During its months-long investigation, the TMJ4 I-Team regularly reported on Wisconsin’s overly complicated and neglected unemployment system, which collapsed under the pressure of the pandemic. It helped 83 people collect nearly $400,000 in unemployment back pay.
Research told WTMJ that their viewers want more positive news and the station’s response was the weeknightly Milwaukee Tonight. Local viewers and news directors across the country are already embracing it.
Jeff Kiernan, who was a reporter and news director at the Scripps-owned Milwaukee NBC affiliate and WTMJ-AM in the 1980s and ’90s, is returning to the TV station as senior director of local content.
The Scripps NBC affiliate will join WTMJ-AM to round out the Milwaukee Business Journal’s broadcast alliance.
After more than 40 years at Scripps-owned WTMJ Milwaukee (DMA 35), Mark LeGrand, the NBC affiliate’s director of sales is retiring, effective Feb. 3, 2017. During his career, the station said, LeGrand developed and maintained relationships with advertisers and grew a dedicated sales staff to serve the needs of local businesses. “If you talk to […]
The Milwaukee NBC affiliate is replacing its 3 p.m. weekday newscast with a new syndicated lifestyle/talk show hosted by Tyra Banks. FABLife premieres Monday at 3 p.m. GM Joe Poss said Thursday that the decision to drop the 3 p.m. newscast and add a syndicated show had been in the works since last year, before the station was acquired by E.W. Scripps Co.
E.W. Scripps Co. has begun shuffling the deck chairs at its recently acquired Milwaukee NBC afiliate WTMJ, and a number of on-air people are among the key departures.
E.W. Scripps Co.-owned NBC affiliate WTMJ Milwaukee (DMA 35), announced Wednesday that anchor Mike Jacobs will retire at the end of May. The station said Jacobs is the longest-serving TV news anchor in the Milwaukee area. He started reporting and anchoring at WTMJ in August 1977 and currently anchors the station’s evening newscasts: Live at […]
The planned departure of Anne State from WITI doesn’t appear to have caused too many ripples among Milwaukee viewers, who nonetheless do have favorites among local on-air talent.
Guesstimating how many hours of television news air in Milwaukee is a how-much-wood-could-a-woodchuck-chuck calculation since it’s different for each station. By my back-of-envelope calculations, WITI has the most local news — a whopping 10.5 hours per day, if you count its two hourlong, sometimes topical chat shows Real Milwaukee and Studio A, and I reluctantly do.
The Journal Broadcast Group’s Milwaukee NBC affiliate hires her from WLS Chicago where she’s been assistant news director since 2002.
Joe Poss, the recently appointed successor to Steve Wexler as head of Journal Broadcast Group’s Milwaukee NBC affiliate, has a big item on his to-do list: hiring a news director.
The station group promotes the GM of its Green Bay, Wis., duo to lead its NBC affiliate in Milwaukee.
Bill Berra is stepping down as vice president of news for Journal Broadcast Group and WTMJ in Milwaukee next month.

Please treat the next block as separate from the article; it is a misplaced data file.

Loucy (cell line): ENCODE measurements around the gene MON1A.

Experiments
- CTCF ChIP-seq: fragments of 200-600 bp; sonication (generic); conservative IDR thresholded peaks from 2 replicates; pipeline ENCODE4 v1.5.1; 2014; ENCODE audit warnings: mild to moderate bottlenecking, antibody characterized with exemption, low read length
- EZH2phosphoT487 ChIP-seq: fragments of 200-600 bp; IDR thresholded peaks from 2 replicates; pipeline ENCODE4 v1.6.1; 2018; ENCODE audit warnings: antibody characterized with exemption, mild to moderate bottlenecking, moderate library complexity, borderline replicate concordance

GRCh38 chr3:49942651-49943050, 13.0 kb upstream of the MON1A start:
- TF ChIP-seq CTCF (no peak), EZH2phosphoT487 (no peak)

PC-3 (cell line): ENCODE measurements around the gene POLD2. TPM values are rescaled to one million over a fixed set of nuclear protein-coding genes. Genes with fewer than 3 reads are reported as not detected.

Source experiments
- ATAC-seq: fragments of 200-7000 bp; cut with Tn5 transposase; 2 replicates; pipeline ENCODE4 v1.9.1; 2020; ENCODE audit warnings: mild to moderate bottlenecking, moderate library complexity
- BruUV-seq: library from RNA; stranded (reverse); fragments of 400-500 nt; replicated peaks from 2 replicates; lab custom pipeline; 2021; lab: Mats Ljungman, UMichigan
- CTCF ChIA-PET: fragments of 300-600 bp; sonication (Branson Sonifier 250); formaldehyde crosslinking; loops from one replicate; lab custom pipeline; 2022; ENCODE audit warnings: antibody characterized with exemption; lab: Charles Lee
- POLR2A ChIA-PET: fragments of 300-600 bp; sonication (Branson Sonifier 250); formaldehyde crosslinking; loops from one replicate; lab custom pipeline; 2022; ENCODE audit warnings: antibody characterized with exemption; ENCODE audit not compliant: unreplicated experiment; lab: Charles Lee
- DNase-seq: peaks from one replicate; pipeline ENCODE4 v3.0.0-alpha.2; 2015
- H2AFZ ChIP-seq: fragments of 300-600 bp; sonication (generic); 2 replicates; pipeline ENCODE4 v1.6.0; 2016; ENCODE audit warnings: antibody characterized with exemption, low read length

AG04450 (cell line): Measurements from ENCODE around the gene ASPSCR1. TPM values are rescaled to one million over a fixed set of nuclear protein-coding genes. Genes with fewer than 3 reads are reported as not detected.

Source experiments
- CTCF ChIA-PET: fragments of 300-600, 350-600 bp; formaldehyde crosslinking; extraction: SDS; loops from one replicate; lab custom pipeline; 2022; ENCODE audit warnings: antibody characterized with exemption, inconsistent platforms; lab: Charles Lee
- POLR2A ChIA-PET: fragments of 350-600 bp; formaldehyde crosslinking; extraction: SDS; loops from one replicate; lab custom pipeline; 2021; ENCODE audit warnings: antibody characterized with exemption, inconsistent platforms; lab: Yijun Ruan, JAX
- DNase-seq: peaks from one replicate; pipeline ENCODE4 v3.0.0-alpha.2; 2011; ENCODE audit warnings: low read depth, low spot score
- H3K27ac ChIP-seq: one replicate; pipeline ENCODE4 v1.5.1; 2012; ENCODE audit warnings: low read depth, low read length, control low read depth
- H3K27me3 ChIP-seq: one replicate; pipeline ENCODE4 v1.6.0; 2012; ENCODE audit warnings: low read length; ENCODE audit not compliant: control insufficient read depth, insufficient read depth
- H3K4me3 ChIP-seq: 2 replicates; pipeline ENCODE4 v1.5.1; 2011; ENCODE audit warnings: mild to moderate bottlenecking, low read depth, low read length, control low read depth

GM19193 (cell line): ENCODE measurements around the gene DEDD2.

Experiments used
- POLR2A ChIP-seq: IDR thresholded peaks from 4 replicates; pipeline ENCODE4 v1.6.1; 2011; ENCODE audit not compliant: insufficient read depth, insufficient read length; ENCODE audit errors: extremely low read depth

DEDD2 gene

Journal Broadcast Group- owned NBC affiliate WTMJ says it will expand its weekday morning newscast to start at 4:30 a.m., 30 minutes earlier than the current 5 a.m. The 4:30 a.m. Live at Daybreak starts Jan. 20.
That’s according to a Katz memo to its staff. Eight stations in six markets, including Milwaukee and Las Vegas, are involved in the move. Journal’s WTVF Nashville is already a Katz client. All the station will be attached to Katz’s Eagle unit.
Although Journal Broadcast Group negotiated a new contract on the retransmission fee for its NBC affiliate — which most people in Milwaukee know as TMJ4 — Time Warner Cable replaced the news station’s channel 4 with the Game Show Network. Journal executives don’t like it, but have decided to roll with the punches. “This (blackout) was a great distraction ultimately for the viewers, so we made the accommodation,” Journal EVP Steve Wexler said.
A blackout of Journal Broadcast Group’s WTMJ Milwaukee on Time Warner Cable systems has dragged on for 55 days and has become a line in the sand in the national battle between broadcasters and pay-TV services over fees, programming and viewers.
Three frustrated Time Warner Cable customers on Thursday sued the cable TV provider over its decision last month to drop Journal Broadcast-owned NBC affiliate WTMJ Milwaukee from its lineup. TWC dropped WTMJ on July 25 over a retrans contract dispute. Both companies have been running public relations campaigns ever since trying to convince the public the other side is making unreasonable demands.
Football fans in Wisconsin aren’t letting the blackout of Journal Broadcasting stations on Time Warner Cable systems get in the way of watching the year’s first preseason Packers game against the Arizona Cardinals on Friday. Many have been shopping for antennas and, if people have older TVs, digital TV converter boxes, so they can watch NBC affiliate WTMJ Milwaukee over the air.